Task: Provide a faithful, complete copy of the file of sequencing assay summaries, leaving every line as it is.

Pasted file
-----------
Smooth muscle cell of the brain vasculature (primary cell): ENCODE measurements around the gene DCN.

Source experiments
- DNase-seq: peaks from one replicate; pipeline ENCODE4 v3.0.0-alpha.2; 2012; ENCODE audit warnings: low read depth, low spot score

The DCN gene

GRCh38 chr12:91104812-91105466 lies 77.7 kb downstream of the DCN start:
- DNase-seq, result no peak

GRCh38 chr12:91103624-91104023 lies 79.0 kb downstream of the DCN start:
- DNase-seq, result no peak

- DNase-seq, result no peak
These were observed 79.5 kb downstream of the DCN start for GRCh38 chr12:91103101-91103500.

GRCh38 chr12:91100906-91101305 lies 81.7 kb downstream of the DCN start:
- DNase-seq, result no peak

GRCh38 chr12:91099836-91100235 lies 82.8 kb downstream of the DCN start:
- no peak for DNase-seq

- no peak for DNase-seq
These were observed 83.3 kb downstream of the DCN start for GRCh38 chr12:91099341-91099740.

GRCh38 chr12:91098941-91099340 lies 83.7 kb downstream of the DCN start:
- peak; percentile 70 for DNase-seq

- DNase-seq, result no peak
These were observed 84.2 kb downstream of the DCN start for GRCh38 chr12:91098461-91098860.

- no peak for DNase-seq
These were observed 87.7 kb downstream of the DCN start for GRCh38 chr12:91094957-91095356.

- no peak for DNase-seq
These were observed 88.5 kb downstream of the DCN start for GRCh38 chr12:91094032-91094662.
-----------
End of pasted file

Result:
Smooth muscle cell of the brain vasculature (primary cell): ENCODE measurements around the gene DCN.

Source experiments
- DNase-seq: peaks from one replicate; pipeline ENCODE4 v3.0.0-alpha.2; 2012; ENCODE audit warnings: low read depth, low spot score

The DCN gene

GRCh38 chr12:91104812-91105466 lies 77.7 kb downstream of the DCN start:
- DNase-seq, result no peak

GRCh38 chr12:91103624-91104023 lies 79.0 kb downstream of the DCN start:
- DNase-seq, result no peak

- DNase-seq, result no peak
These were observed 79.5 kb downstream of the DCN start for GRCh38 chr12:91103101-91103500.

GRCh38 chr12:91100906-91101305 lies 81.7 kb downstream of the DCN start:
- DNase-seq, result no peak

GRCh38 chr12:91099836-91100235 lies 82.8 kb downstream of the DCN start:
- no peak for DNase-seq

- no peak for DNase-seq
These were observed 83.3 kb downstream of the DCN start for GRCh38 chr12:91099341-91099740.

GRCh38 chr12:91098941-91099340 lies 83.7 kb downstream of the DCN start:
- peak; percentile 70 for DNase-seq

- DNase-seq, result no peak
These were observed 84.2 kb downstream of the DCN start for GRCh38 chr12:91098461-91098860.

- no peak for DNase-seq
These were observed 87.7 kb downstream of the DCN start for GRCh38 chr12:91094957-91095356.

- no peak for DNase-seq
These were observed 88.5 kb downstream of the DCN start for GRCh38 chr12:91094032-91094662.